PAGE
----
1) Érik Lamela , Tottenham’s Clogger
On Sunday, at White Hart Lane, Érik Lamela proved how far he has come as a player since the summer of 2013. He was a great influence as he broke up play and managed the flow around him. Not only were Lamela, Christian Eriksen and Nacer Chadli – half a Bale combined – all on the pitch as Spurs beat Manchester United at home for the first time in some time. Lamela scored one and made one. He was also a key factor in the tourniquet Spurs applied to United’s flowing start, stepping back to double up with Kyle Walker as Anthony Martial threatened to make it a dicey afternoon, and generally niggling, snipping, sniping and – despite not drawing the referee’s whistle once – fouling Spurs back into parity on that flank. Lamela’s goals and assists stats are so-so. His foul stats (he started the game with 81 this season compared to, say, Juan Mata’s 25) are off the charts.
2) Liverpool Firepower
Although, only one goal divided Liverpool and Stoke City in their first three meetings, by the fourth, Sunday’s 4-1 stroll for the home side at Anfield, beckoned a change, not only in the visitors’ defensive quality but the threat posed by Jürgen Klopp’s side. “It is still very early in Jürgen’s tenure,” said the beaten manager, Mark Hughes. “But there is a really positive feeling around the club and Jürgen has instilled that to some extent with his personality.” There is more to it than that. Klopp spent the early months of his reign complaining about Liverpool’s lack of goals, a consequence of Luis Suárez’s departure and Daniel Sturridge’s injuries and a flaw that contributed to Brendan Rodgers losing his job. However, in 2016, no team has scored more Premier League goals than Liverpool’s 28. Inconsistency may still infuriate the Liverpool manager but his team have few problems creating chances as they develop under Klopp and, with Divock Origi emerging as genuine, reliable striker to share the load with Sturridge, they have better options for taking them. Given Borussia Dortmund’s suspect defending at the Westfalenstadion last week, coupled with their combined effectiveness against Stoke, the Liverpool manager may be tempted to field both forwards against his former club in Thursday’s second leg.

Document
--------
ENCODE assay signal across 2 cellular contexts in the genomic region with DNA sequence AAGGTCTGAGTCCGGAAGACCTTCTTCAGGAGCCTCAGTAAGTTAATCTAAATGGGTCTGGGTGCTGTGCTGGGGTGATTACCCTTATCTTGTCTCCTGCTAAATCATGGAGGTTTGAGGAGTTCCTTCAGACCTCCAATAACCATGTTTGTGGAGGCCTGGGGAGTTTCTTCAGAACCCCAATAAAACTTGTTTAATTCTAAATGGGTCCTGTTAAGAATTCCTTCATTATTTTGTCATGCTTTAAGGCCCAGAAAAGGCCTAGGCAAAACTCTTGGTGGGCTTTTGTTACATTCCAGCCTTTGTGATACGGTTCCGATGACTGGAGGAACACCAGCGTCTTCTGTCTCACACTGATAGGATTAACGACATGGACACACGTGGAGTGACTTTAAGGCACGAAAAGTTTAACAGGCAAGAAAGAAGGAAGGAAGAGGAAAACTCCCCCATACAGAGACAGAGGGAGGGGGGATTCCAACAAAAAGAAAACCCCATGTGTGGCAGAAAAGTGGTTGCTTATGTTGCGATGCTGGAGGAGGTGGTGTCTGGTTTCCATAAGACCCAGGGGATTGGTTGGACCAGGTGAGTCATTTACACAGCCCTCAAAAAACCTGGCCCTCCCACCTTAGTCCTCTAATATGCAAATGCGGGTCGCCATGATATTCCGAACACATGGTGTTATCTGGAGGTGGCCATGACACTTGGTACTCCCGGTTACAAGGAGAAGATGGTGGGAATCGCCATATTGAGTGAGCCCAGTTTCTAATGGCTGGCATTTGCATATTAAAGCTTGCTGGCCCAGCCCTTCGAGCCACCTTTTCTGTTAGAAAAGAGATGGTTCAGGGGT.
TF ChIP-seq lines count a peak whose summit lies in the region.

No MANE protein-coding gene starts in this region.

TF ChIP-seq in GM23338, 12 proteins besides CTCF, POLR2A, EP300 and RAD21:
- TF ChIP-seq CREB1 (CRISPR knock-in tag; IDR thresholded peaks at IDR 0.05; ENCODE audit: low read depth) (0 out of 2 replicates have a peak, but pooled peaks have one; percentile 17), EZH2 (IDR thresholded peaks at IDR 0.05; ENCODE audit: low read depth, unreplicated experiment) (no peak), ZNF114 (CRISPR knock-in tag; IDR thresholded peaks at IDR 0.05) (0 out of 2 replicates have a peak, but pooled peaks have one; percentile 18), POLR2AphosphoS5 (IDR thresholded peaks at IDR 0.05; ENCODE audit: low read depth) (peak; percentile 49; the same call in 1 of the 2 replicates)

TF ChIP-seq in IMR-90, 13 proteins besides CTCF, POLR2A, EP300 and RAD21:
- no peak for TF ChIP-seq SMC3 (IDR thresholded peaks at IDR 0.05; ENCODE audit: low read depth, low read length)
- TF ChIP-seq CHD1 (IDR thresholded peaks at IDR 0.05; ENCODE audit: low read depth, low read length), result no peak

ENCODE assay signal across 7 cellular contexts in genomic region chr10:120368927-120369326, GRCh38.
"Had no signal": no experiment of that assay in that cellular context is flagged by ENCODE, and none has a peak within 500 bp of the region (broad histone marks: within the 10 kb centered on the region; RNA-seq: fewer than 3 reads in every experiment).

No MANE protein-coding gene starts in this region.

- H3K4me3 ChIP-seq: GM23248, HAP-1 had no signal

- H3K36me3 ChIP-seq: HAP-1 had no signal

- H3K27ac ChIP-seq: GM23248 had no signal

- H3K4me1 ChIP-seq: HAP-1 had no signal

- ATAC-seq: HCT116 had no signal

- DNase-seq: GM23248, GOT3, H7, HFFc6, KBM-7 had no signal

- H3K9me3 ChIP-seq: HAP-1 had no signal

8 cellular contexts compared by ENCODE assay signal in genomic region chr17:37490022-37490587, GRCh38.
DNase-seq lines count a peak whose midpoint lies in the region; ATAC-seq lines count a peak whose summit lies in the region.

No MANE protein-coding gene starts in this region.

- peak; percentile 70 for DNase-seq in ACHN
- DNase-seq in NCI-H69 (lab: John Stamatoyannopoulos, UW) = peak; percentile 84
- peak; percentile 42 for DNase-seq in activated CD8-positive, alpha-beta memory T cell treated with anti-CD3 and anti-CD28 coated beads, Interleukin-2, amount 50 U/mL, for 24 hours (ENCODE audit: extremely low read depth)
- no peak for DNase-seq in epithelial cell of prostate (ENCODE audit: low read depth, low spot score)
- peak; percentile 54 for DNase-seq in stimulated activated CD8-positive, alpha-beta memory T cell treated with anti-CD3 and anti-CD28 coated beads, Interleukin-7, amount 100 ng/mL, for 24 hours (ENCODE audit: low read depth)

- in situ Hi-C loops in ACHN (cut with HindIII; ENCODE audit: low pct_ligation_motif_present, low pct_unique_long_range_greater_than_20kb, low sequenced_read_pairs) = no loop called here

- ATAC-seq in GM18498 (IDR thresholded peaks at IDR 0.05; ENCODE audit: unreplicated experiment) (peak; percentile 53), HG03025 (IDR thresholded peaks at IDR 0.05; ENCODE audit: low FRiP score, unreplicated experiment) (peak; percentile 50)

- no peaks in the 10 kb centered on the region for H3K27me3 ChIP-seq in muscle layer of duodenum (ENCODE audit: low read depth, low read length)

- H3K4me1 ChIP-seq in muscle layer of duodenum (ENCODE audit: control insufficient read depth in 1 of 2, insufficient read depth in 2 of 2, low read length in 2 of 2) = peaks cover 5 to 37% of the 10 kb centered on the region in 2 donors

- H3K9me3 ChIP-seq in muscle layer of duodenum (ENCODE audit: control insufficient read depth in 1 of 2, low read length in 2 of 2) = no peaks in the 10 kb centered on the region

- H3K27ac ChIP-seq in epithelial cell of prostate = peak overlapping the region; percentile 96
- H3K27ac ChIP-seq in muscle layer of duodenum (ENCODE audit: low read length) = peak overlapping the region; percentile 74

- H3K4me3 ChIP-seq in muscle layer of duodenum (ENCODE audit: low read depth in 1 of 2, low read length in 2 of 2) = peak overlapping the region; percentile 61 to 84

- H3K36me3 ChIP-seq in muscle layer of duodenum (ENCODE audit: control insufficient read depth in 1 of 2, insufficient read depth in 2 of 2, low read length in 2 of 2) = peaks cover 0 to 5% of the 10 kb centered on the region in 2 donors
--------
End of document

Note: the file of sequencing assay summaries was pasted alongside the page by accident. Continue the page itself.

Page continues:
3) Iwobi impressing as midfielder
Iwobi had another impressive game, creating goals for Mesut Özil and Alexis Sánchez with a couple of fine assists. Iwobi has been amazing since breaking into the side last month and having mainly used him in attack until the 3-3 draw with West Ham, Arsène Wenger took advantage of the 19-year-old’s adaptability, positional awareness and intelligence at Upton Park. “I pushed him to central midfield,” Wenger said. “It was a very difficult game in the middle of the park but he was very influential. Look at what he has done at 19 years of age and it is very promising.”
4) Benítez needs a new miracle to keep Newcastle up
Rafael Benítez smiled at the mention of the ‘Miracle of Istanbul’, then became sad again when asked whether Newcastle’s current dilemma is more hopeless than Liverpool’s seemed when they were 3-0 down to Milan in the 2005 Champions League final. “It’s totally different because this is a different team,” he said following Newcastle’s defeat at St Mary’s. “When you are working with a team for one year, then you know what you can expect from them and they know what they can expect from you. In this case, you have players coming back from injuries and then you lose another player so you have to adapt quickly to different situations. But I still feel we have enough quality in the squad to do better than the other teams – we do not have to be the best team in the Premier League, just the best in the bottom four.” There has been little signs of progress during four matches under Benitez.